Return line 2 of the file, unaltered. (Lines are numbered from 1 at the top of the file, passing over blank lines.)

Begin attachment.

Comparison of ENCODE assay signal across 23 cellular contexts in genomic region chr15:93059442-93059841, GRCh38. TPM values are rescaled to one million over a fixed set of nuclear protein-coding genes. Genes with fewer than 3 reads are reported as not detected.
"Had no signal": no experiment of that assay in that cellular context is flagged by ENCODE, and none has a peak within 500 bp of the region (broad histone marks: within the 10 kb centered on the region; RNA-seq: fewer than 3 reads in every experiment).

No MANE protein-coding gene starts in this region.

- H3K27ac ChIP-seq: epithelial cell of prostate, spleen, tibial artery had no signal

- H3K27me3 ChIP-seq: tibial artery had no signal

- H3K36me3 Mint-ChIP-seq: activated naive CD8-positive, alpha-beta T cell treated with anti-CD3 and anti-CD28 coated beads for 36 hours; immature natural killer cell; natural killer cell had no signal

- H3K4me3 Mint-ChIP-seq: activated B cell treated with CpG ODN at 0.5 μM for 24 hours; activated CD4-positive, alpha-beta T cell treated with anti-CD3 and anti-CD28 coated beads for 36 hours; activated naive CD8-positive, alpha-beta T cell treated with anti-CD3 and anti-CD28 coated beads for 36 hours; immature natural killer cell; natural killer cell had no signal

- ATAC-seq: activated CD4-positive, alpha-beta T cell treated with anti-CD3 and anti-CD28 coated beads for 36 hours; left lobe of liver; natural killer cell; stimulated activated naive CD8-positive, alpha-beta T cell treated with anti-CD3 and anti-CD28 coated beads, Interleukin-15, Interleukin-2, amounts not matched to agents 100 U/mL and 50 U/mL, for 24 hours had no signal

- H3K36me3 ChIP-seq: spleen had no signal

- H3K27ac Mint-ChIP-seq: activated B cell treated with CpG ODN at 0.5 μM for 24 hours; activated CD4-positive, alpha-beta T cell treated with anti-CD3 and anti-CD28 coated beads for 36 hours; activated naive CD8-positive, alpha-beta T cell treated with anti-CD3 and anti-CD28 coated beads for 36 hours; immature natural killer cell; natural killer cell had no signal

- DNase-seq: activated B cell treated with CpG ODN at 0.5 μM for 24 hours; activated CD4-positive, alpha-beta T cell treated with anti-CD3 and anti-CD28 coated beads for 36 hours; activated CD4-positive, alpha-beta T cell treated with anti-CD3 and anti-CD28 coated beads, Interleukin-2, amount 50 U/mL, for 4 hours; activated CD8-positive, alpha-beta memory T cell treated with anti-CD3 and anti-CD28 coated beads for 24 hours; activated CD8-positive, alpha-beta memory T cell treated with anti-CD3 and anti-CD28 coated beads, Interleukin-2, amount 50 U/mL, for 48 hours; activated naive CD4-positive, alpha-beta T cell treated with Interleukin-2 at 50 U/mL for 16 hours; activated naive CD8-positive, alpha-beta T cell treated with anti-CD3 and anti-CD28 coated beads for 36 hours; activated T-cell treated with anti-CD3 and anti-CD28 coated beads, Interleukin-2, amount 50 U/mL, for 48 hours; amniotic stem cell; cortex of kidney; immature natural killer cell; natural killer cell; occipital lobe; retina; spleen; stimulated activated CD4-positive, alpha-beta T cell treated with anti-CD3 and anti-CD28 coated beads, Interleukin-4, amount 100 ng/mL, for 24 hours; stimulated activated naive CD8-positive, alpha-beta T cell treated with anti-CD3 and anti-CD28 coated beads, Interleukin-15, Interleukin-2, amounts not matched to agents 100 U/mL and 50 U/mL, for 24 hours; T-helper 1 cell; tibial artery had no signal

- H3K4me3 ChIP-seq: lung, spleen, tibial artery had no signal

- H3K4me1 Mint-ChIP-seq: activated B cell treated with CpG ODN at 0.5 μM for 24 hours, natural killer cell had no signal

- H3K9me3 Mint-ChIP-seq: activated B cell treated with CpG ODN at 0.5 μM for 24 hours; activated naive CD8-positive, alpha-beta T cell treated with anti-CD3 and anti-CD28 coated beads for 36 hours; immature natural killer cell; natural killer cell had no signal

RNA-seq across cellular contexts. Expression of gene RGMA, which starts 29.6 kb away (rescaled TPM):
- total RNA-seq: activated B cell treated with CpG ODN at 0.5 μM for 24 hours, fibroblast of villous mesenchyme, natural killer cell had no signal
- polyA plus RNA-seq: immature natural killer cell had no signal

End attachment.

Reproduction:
"Had no signal": no experiment of that assay in that cellular context is flagged by ENCODE, and none has a peak within 500 bp of the region (broad histone marks: within the 10 kb centered on the region; RNA-seq: fewer than 3 reads in every experiment).